A LOCAL MLA has welcomed the government’s speedy U-turn on their Bangor Christmas parking ad ban – but says he still can’t work out why they said no in the first place.
As the Spectator revealed last week, North Down Borough Council wanted to help out Bangor town centre businesses struggling with disruption from the public realm reconstruction scheme.
The council planned a publicity blitz advertising Bangor as open for business, something designed to brighten up the vital Christmas shopping period for local retailers who have seen takings down by as much as 50% in the past few months.
As part of that plan the council wanted to hang a few posters off lampposts around the town centre telling motorists where car parks are located, how much they charge and how many spaces are available.
But officials in the recently rebranded Roads Service, Transport NI, banned the council from doing it – even though Transport NI allows councils to hang similar posters off lampposts advertising special events like Christmas markets.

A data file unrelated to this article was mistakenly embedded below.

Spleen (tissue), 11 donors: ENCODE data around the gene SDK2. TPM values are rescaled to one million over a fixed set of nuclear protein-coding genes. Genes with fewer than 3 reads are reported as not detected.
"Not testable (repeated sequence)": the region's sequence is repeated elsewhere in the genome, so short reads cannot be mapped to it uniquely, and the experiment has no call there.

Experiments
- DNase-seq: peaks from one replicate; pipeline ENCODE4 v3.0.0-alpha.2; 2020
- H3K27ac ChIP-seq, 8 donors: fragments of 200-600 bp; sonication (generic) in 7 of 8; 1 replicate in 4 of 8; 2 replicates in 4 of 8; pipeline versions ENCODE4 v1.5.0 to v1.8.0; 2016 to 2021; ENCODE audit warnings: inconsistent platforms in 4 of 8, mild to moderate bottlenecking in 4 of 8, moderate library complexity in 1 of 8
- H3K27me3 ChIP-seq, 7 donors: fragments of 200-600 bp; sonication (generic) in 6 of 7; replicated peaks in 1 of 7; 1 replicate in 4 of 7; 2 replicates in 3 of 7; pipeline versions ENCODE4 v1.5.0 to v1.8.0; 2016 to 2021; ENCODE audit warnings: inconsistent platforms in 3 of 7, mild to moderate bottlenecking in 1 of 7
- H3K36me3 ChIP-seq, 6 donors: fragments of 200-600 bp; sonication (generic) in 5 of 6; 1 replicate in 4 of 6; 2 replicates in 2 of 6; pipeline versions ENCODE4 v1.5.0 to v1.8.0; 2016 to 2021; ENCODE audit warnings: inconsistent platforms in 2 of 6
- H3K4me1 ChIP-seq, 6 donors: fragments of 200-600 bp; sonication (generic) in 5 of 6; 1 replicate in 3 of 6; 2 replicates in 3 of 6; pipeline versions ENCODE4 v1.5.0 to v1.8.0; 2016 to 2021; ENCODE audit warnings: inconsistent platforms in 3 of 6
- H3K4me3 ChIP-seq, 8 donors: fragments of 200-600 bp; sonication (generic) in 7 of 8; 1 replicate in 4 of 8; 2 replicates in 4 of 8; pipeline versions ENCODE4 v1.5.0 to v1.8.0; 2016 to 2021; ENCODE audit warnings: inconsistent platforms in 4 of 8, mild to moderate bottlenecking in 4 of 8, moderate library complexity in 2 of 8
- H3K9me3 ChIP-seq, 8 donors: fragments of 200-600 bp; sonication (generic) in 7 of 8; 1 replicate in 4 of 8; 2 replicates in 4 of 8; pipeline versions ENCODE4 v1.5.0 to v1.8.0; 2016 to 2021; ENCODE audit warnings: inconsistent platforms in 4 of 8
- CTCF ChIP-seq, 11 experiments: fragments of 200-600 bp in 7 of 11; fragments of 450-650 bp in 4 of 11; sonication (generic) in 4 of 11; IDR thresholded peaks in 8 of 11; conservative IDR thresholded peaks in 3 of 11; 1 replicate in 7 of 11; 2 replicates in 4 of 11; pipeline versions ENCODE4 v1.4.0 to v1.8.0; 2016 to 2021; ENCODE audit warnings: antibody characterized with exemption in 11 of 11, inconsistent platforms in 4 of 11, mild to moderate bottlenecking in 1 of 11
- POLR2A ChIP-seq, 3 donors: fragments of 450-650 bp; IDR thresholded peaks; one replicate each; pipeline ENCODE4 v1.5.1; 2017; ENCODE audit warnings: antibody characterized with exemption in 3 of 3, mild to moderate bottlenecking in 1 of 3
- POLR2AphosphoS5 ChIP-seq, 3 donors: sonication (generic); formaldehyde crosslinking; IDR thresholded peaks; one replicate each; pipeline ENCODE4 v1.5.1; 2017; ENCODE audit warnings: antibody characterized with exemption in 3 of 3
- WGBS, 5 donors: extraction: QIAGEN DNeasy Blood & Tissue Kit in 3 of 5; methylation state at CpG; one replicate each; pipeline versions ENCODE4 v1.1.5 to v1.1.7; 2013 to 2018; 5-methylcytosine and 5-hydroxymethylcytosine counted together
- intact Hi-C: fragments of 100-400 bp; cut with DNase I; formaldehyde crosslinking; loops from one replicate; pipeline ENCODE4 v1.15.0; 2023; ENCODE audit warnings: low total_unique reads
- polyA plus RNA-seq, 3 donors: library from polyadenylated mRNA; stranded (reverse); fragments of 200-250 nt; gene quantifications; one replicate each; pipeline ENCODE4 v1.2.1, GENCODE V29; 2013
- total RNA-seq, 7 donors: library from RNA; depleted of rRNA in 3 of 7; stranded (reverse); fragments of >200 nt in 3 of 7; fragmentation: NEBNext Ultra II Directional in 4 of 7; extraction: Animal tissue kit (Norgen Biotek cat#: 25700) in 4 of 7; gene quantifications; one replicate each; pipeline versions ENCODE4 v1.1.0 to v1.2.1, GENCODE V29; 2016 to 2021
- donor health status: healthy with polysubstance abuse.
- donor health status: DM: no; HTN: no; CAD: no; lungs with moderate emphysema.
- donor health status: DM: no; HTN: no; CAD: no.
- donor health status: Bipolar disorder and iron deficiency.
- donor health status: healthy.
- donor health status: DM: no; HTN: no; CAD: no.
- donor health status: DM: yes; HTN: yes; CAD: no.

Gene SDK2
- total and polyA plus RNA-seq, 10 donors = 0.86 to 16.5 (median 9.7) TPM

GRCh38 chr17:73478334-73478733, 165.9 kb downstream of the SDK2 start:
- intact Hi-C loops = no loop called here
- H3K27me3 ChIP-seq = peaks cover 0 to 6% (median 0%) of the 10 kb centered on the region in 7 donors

The council defaulted to a plan B of putting posters in retailers’ windows while angry business leaders contacted the Spectator over the parking ad ban.
We demanded answers from the Department for Regional Development (DRD), which controls Transport NI.
Last Wednesday morning (3rd) the DRD promised us they’d negotiate further with the council – but by mid-afternoon they’d done a complete U-turn and given the council the go-ahead for the posters.
Now North Down MLA Gordon Dunne, who went as far as petitioning the Regional Development Minister in attempt to overturn the ban, has welcomed that high-speed U-turn.
But, perhaps understandably, he’s questioning why Transport NI said no in the first place.
“I am pleased that the signs can now be erected,” he said, “but I cannot understand why the DRD’s Transport NI initially rejected this initiative.
“The weeks leading up to Christmas are a very important time for local retailers and it is imperative that every effort is made to promote Bangor as an accessible place. The message must go out, Bangor is open for business.
“That’s why I could not understand Transport NI’s rationale and raised the issue with Regional Development Minister Danny Kennedy to ensure the correct decision was made.
“I am glad that common sense has prevailed on this occasion, any attempt to make Bangor more accessible to shoppers must be welcomed and encouraged.”